Krajewski pays textual homage to Kafka throughout Death in Breslau, beginning with an opening chapter in a Dresden psychiatric hospital housing a patient with a pathological fear of cockroaches:
Imagination did, however, betray him when he saw small, busy insects scuttling across the room. Their yellowish-brown abdomens flitting in and out of the gaps between the floorboards, their flickering antennae sticking out from behind the washbasin, the individual specimen crawling on to his eiderdown: a pregnant female dragging a pale cocoon, or a handsome male holding its body high on quick limbs, or the helpless young tracing circles with thin feelers — all this would lead to Anwaldt’s brain being shaken by an electrical charge of neurons. The whole of him would curl up painfully, flickering feelers would burrow into his skin and he would be tickled, in his imagination, by thousands of limbs. He would then fall into a fury and was a potential danger to other patients, especially since the occasion on which he had discovered that some of them were catching insects, putting them into matchboxes and hiding them in his bed. Only the smell of insecticide would calm his jittering nerves. The matter could have been dealt with by transferring the sick man to another hospital — one less infested by cockroaches — in another town, but here unanticipated, bureaucratic obstacles would present themselves and successive heads of clinic would forsake the idea.
Krajewski is on the money when he is directly channeling Kafka’s ghost: frayed nerves, paranoia, mental illness, burrowing insects, and the obstacles of bureaucracy that perpetually trap a man in such a state. Unfortunately, the author cannot sustain this mood and tone consistently, framing his intertextual ode to the father of noir in a mystery plot that goes sloppily awry in the third act and is further undermined by the fact that, as critic and Irish crime novelist Bob Kitchin has observed, “every character in the book is highly flawed and criminally inclined”; it has “no heroes or anti-heroes, just villains.”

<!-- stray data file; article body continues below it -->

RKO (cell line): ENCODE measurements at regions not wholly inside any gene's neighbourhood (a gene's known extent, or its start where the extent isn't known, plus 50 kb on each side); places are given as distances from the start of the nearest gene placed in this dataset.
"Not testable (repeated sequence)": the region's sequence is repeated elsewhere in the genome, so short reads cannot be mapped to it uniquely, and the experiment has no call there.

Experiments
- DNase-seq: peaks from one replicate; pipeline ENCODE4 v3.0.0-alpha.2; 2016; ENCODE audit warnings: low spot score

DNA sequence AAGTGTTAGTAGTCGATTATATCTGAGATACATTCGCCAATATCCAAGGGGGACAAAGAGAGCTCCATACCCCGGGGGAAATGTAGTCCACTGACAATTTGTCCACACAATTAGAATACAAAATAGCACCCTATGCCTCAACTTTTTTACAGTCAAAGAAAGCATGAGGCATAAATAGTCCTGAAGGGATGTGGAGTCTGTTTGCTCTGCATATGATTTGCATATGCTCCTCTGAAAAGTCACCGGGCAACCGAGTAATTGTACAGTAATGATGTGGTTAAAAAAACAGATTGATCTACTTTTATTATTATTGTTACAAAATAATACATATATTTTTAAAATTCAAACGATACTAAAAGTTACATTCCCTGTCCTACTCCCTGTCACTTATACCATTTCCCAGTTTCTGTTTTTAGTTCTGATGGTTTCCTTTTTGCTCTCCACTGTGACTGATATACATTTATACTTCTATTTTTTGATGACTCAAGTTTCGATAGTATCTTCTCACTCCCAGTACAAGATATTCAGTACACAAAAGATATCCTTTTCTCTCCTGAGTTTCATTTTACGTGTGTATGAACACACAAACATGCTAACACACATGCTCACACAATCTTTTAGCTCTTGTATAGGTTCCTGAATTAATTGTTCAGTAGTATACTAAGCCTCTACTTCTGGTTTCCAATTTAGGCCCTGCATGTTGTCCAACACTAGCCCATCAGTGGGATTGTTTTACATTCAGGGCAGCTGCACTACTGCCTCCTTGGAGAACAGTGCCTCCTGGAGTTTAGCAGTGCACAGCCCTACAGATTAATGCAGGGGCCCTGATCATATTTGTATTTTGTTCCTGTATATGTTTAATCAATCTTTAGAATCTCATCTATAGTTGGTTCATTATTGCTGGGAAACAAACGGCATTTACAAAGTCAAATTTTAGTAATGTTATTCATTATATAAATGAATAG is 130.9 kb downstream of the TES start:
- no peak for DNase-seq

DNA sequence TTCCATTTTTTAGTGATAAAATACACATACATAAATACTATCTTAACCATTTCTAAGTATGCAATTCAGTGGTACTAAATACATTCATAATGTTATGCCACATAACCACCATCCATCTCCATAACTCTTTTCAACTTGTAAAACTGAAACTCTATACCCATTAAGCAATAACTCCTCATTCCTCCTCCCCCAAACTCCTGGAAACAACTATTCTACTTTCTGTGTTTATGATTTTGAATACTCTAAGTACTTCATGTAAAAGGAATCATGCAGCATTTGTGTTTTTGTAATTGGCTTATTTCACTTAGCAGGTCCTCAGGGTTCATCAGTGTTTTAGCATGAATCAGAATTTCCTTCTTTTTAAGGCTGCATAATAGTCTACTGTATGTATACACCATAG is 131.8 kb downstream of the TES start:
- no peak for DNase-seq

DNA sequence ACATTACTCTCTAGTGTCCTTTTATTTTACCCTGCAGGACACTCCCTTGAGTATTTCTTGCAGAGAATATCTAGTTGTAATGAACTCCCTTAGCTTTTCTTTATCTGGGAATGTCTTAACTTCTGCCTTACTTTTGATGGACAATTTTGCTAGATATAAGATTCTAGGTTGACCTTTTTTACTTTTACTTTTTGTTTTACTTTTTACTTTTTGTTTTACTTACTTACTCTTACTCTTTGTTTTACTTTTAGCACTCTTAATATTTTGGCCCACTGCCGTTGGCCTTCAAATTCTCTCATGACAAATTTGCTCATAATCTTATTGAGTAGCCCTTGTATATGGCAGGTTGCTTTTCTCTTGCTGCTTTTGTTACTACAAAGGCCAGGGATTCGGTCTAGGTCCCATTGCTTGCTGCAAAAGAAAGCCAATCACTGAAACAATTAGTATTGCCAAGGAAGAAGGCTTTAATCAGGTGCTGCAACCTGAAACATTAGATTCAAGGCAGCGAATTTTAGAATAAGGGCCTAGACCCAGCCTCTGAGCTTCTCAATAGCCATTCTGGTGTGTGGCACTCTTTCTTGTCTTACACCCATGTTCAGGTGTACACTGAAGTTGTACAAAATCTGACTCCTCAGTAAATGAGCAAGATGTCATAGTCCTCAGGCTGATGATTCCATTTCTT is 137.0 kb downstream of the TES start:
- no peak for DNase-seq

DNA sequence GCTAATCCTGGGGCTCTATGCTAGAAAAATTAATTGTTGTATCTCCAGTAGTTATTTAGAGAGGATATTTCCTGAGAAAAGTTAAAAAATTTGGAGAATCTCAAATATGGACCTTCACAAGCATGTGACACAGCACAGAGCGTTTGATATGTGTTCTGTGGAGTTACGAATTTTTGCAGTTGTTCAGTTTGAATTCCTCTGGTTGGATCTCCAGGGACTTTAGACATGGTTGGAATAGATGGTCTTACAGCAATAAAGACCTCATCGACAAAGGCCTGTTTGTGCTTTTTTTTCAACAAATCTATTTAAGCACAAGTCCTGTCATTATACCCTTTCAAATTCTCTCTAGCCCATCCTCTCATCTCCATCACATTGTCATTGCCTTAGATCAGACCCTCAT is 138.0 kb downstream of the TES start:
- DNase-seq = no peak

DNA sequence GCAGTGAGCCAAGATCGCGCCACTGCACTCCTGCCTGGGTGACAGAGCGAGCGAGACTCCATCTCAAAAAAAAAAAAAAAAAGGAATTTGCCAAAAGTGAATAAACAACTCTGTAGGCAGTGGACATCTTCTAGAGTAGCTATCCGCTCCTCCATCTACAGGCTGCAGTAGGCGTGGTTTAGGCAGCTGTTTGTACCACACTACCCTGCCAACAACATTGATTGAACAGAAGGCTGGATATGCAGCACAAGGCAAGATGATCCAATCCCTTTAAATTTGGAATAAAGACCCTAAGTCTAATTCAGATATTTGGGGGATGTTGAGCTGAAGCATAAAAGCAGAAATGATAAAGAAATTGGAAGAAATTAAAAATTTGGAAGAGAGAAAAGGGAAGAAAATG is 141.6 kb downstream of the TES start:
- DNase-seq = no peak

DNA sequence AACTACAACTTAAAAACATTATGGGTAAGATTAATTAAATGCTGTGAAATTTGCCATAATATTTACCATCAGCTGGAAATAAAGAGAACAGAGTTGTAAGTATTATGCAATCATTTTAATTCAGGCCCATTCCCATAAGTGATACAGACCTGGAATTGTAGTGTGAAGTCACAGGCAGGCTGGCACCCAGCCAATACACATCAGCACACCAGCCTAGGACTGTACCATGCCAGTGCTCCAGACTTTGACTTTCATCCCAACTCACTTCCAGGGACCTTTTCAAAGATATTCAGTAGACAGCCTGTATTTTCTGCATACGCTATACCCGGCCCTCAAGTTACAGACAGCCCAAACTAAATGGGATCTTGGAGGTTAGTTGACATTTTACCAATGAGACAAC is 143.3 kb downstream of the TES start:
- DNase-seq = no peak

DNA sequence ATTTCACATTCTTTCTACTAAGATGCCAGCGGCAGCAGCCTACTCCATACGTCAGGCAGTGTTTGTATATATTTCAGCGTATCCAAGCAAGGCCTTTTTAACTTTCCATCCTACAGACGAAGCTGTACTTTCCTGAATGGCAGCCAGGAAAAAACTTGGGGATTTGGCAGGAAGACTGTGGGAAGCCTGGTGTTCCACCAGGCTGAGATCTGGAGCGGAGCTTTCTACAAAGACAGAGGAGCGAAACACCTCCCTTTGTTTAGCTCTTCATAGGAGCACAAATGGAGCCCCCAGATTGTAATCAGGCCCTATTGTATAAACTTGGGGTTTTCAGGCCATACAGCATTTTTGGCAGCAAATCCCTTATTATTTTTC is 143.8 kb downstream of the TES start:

The convoluted plot of Death in Breslau is set in motion with the gruesome ritualistic murders of 17-year-old Marietta von der Malten — daughter of influential and malevolent Baron von der Malten — and her governess in a railway coach car. The killer leaves behind a cryptic note written in Coptic text in the ancient Syrian alphabet on the wall, and four scorpions to squirm and crawl over the mutilated corpses, not unlike those low-rent high-rises in Welles’s film, “sinuously twisting in a maelstrom of movement.” Summoned to the hideous scene of slaughter is Inspector Eberhard Mock of the Criminal Department of the Police Praesidium, interrupting his weekly dalliance with two prostitutes at Madame le Goef’s bordello.
From the get-go, Mock is peculiarly unsympathetic. Not only is he established as a serial adulterer with a “weakness for sensuous Jewish women” and curvaceous blondes, but Krajewski endows his protagonist with an inappropriate sense of humor that has him “seized by foolish laughter” at the sight of “the thin, pale shins of a street beggar cruelly beating a puppy,” and “bursting out” laughing again when his subordinate Forstner, a Gestapo spy within the police ranks and an under-developed character, slips on a pool of blood in the railroad car crime scene. But that’s only the beginning of Mock’s flaws.
Mock is a savvy political power player who owes his rise in the ranks of the Breslau police to the Baron’s patronage — and an abiding allegiance to the Masonic lodge “which had facilitated his brilliant career” — so when he is summoned to the eccentric von der Malten’s mansion and ordered to present a suspect immediately and turn him over to the Baron personally so he can wreak bloody vengeance (or else finish his career in the Fisheries Police in Lubin), the good Counsellor can do nothing but dutifully oblige. It is preferred, of course, that the suspect be a “mentally deficient pervert” for whom an “anti-German” biography — Jewish or Mason — can be concocted and fed to the tabloid loudspeakers of Nazi propaganda.
The suspect that Mock frames — yes, he frames a suspect with more than a disgusting hint of anti-Semitic derision — is Isidor Friedlander, “a 60-year-old mentally sick dealer” in exotic pets who, the rags report, shouts “in strange tongues” and has “horrifying, apocalyptic visions” and, “in such a state, [is] capable of anything.” The truth is — and Mock is fully aware of this — that “Isidor F.,” as the press dubs the accused (shades of “Josef K”), is an innocent epileptic.